424 episodes

Vox Conversations brings you weekly discussions between the brightest minds and the deepest thinkers; conversations that will cause you to question old assumptions and think about the world and our role in it in a new light, including five years' worth of episodes hosted by Vox co-founder Ezra Klein.

Vox Conversations Vox

    • Society & Culture
    • 4.5 • 9.3K Ratings

Vox Conversations brings you weekly discussions between the brightest minds and the deepest thinkers; conversations that will cause you to question old assumptions and think about the world and our role in it in a new light, including five years' worth of episodes hosted by Vox co-founder Ezra Klein.

    Digital dictatorship

    Digital dictatorship

    The internet was first conceived as a tool to promote free expression, to foster and enliven debate, and to strengthen democratic ideals. But it didn’t quite work out that way. In this episode, Vox’s Zack Beauchamp talks with Steven Feldstein, author of The Rise of Digital Repression, about how governing regimes use digital technology to repress their citizens; the threats posed by surveillance, disinformation, and censorship; and how democracies can backslide into authoritarianism.
    Host: Zack Beauchamp (@zackbeauchamp), Senior Correspondent, Vox
    Guest: Steven Feldstein (@SteveJFeldstein), Author; senior fellow, Carnegie Endowment
    References: 


    The Rise of Digital Repression: How Technology is Reshaping Power, Politics, and Resistance by Steven Feldstein (Oxford University Press; 2021)


    “Maria Ressa: Philippine journalist found guilty of cyber libel” (June 15, 2020; BBC)


    “[Senator Leila] De Lima’s four-year struggle in prison” by Vince Ferreras (Mar 16; CNN Philippines)


    “Sandvine Technology Used to Censor the Web in More Than a Dozen Nations” by Ryan Gallagher (Oct. 8, 2020; Bloomberg)


    “Social media is rotting democracy from within” by Zack Beauchamp (Jan. 22, 2019; Vox)

     
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    This episode was made by: 


    Producer: Erikk Geannikis


    Editor: Amy Drozdowska


    Engineer: Paul Robert Mounsey


    VP, Vox Audio: Liz Kelly Nelson


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    • 59 min
    The man who proposed reparations in the 1860s

    The man who proposed reparations in the 1860s

    Vox’s Dylan Matthews talks with historian Bruce Levine about his book Thaddeus Stevens: Civil War Revolutionary and Fighter for Racial Justice. They discuss how Stevens — a person with anti-racist ideals so far outside the mainstream of his time — managed to be so effective, how he developed those ideals in the first place, and how to continue his fight today.
    Host: Dylan Matthews (@dylanmatt), Senior Correspondent, Vox
    Guest: Bruce Levine, Author; Professor (emeritus) of History, University of Illinois Urbana-Champaign
    References: 


    Thaddeus Stevens: Civil War Revolutionary and Fighter for Racial Justice by Bruce Levine (Simon & Schuster; 2021)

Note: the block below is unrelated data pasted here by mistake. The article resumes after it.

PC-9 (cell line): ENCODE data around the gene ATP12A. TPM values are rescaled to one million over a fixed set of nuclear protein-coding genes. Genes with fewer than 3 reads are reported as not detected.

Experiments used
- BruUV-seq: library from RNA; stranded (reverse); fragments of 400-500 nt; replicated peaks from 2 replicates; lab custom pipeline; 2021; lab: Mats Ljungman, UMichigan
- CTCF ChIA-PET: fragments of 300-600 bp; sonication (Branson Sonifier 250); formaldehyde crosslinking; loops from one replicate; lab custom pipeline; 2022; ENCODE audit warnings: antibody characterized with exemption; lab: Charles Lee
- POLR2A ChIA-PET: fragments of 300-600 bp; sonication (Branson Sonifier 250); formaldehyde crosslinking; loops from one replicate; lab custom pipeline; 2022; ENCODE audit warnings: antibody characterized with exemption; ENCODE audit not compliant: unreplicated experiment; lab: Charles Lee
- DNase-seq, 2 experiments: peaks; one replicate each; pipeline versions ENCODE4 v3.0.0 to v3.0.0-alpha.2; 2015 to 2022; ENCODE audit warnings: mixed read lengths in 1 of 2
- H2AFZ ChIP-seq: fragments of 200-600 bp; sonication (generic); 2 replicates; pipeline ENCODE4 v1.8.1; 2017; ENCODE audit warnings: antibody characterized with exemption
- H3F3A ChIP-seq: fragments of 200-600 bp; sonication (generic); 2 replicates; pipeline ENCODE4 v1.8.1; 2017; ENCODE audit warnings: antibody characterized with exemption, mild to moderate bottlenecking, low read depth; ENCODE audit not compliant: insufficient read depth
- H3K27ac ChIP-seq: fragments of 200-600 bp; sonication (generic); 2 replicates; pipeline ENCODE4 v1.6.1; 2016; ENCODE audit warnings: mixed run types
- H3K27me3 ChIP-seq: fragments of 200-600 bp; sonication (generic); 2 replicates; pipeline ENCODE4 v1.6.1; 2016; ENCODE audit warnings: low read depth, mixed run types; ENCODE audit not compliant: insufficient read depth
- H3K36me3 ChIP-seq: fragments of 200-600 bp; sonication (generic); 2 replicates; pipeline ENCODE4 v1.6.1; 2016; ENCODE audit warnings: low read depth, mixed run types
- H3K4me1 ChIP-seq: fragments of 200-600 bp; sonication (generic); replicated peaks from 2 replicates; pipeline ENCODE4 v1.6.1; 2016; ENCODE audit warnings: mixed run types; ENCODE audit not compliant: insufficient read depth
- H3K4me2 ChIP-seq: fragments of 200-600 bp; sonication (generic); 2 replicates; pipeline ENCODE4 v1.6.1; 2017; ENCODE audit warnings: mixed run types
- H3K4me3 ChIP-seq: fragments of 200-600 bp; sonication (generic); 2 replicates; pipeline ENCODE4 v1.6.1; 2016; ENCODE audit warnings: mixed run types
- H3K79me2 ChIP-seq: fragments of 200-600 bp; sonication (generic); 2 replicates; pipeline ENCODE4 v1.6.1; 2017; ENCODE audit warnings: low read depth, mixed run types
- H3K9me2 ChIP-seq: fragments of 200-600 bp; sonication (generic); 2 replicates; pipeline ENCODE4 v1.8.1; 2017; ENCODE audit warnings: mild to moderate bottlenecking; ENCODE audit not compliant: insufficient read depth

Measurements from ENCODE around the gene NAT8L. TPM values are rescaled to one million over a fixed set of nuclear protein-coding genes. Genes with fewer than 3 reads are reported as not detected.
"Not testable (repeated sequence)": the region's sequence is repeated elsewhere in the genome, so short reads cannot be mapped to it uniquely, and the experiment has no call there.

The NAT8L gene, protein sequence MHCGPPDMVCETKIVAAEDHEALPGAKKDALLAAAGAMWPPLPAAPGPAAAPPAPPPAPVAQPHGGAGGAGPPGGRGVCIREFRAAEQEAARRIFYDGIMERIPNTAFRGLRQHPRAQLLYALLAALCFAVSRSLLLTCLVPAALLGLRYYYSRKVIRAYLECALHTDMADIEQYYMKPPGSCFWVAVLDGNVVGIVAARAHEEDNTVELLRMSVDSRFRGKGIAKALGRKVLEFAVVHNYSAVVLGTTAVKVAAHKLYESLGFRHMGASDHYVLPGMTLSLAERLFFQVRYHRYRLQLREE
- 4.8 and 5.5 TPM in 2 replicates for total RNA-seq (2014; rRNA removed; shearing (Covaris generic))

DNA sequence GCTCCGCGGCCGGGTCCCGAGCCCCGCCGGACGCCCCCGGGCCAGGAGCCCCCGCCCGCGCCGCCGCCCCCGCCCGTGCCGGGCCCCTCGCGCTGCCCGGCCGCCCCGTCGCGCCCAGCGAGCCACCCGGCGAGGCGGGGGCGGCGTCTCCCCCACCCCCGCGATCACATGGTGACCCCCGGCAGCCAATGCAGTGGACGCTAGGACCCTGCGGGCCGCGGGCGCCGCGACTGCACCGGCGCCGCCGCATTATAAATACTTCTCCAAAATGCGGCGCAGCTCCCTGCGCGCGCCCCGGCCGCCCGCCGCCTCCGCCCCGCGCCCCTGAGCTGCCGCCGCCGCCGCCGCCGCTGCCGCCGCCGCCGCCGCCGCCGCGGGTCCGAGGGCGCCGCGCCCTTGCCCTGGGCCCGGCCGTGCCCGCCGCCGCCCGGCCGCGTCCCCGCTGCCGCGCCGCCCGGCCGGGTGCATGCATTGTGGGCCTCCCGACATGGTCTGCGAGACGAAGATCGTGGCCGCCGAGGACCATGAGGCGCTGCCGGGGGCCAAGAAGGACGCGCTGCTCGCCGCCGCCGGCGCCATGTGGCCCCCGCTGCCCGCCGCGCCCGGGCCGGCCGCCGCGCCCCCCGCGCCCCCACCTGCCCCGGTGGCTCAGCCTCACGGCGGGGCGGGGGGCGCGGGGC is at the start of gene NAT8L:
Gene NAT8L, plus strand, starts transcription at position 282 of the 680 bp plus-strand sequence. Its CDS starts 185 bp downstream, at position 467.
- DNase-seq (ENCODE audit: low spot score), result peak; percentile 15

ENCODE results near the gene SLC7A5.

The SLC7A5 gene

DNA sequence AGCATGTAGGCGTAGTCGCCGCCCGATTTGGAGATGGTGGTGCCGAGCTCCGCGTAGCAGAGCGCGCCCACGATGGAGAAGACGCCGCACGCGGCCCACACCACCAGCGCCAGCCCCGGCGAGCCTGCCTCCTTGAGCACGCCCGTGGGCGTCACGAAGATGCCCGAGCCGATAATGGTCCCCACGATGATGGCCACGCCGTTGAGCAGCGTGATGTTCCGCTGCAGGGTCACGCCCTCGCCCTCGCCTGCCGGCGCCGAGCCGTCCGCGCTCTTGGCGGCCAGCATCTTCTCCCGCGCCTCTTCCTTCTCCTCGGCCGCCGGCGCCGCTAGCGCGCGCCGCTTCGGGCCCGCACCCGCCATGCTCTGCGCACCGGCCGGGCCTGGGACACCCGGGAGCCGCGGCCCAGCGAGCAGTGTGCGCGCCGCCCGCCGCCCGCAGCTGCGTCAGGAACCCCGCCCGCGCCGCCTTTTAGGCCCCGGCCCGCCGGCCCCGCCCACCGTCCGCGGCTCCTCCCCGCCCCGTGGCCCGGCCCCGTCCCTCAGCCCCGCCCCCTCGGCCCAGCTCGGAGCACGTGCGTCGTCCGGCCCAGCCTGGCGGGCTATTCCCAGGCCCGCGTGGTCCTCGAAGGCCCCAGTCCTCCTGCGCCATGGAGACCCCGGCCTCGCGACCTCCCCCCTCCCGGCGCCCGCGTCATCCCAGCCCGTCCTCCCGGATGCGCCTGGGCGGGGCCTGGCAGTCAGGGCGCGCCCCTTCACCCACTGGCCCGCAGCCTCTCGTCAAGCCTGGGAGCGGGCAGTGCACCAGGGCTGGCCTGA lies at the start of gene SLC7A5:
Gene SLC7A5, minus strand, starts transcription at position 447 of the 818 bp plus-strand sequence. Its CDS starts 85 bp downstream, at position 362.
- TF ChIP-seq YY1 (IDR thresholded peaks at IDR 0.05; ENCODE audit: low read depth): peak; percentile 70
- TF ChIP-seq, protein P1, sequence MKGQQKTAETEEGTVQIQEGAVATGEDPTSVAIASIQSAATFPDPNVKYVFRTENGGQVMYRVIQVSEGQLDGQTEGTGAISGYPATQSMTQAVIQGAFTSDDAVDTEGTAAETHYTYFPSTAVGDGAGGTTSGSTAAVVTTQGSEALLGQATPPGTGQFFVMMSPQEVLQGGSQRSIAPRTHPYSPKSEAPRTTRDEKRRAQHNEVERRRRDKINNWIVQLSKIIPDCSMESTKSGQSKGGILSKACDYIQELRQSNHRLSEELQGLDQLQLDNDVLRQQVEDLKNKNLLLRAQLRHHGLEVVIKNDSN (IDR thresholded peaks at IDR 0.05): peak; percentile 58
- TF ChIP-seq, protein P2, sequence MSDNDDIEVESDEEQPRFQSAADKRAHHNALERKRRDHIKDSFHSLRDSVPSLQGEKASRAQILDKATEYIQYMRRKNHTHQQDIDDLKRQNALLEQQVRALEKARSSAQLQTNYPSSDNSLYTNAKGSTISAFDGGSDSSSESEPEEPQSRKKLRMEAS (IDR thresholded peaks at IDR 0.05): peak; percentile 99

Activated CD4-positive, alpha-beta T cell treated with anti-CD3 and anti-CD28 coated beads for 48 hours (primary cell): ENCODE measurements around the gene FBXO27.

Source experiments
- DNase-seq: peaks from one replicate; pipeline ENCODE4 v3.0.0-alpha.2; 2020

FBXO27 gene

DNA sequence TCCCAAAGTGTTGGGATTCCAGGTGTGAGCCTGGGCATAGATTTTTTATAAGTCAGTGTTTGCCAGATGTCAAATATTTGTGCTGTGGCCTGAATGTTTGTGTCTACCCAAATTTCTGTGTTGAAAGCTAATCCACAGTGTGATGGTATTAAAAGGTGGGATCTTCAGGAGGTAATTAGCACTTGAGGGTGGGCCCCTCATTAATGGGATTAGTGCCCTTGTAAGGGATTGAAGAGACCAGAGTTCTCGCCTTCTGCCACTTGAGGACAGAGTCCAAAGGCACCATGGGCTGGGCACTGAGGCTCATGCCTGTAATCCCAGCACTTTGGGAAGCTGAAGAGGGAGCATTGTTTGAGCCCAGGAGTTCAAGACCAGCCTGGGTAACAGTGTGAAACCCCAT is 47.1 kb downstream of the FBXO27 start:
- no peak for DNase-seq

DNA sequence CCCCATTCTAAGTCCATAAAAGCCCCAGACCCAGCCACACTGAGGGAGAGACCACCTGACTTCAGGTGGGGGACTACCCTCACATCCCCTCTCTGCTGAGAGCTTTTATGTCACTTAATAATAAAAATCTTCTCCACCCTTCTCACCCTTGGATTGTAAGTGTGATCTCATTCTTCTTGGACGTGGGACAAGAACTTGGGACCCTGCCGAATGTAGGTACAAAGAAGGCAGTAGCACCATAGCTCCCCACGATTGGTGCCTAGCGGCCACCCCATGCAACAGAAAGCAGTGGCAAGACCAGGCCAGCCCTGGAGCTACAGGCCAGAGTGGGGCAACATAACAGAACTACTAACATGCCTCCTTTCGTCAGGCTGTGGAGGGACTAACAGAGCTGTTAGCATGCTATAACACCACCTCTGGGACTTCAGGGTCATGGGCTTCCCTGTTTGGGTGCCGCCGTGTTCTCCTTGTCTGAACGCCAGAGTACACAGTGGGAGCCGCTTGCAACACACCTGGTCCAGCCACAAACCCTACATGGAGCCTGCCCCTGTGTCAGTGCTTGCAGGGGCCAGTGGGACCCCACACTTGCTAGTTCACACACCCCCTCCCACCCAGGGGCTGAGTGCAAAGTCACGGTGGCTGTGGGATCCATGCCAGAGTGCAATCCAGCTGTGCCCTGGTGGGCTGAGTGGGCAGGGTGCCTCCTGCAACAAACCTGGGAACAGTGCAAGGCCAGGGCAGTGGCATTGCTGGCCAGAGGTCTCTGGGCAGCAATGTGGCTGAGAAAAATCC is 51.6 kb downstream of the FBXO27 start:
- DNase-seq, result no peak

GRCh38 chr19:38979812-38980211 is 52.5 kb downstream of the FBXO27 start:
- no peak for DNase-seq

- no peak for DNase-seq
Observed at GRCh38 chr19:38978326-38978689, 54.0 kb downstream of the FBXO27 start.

Lincoln (2012; directed by Steven Spielberg; written by Tony Kushner, based on Team of Rivals by Doris Kearns-Goodwin)


    The Birth of a Nation (1915; directed by D.W. Griffith; written by D.W. Griffith and Frank E. Woods)


    Profiles in Courage by John F. Kennedy (1956)


    The Fall of the House of Dixie: The Civil War and the Social Revolution that Transformed the South by Bruce Levine (2014; Random House)

     
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    Support Vox Conversations by making a financial contribution to Vox! bit.ly/givepodcasts
    This episode was made by: 


    Producer: Erikk Geannikis


    Editor: Amy Drozdowska


    Engineer: Paul Robert Mounsey


    VP, Vox Audio: Liz Kelly Nelson


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    • 1 hr 7 min
    What pandemic recovery should look like

    What pandemic recovery should look like

    Vox's Emily Stewart talks with Janelle Jones, chief economist at the Labor Department, about what's actually going on with the US economy — and who are the workers most dramatically affected by the pandemic. They discuss the tasks ahead in an economic recovery, who should receive the most help, and how to put policies in place that do more than just return to the status quo.
    Host: Emily Stewart (@EmilyStewartM), Senior Reporter, Vox
    Guest: Janelle Jones (@janellecj), Chief Economist, Department of Labor
    References: 


    “U.S. Labor Shortage? Unlikely. Here’s Why” by Heidi Shierholz (May 4, The Commons blog, Initiative for Public Discourse)


    “Lumber mania is sweeping North America” by Emily Stewart (May 3, Vox)


    “Black workers have made no progress in closing earning gaps with white men since 2000” by Elise Gould, Janelle Jones, and Zane Mokhiber (Sept. 12, 2018, Working Economics Blog)


    “The U.S. economy could use some ‘overheating’” by Josh Bivens (Jan. 14, Working Economics Blog)

     
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    Support Vox Conversations by making a financial contribution to Vox! bit.ly/givepodcasts
    This episode was made by: 


    Producer: Erikk Geannikis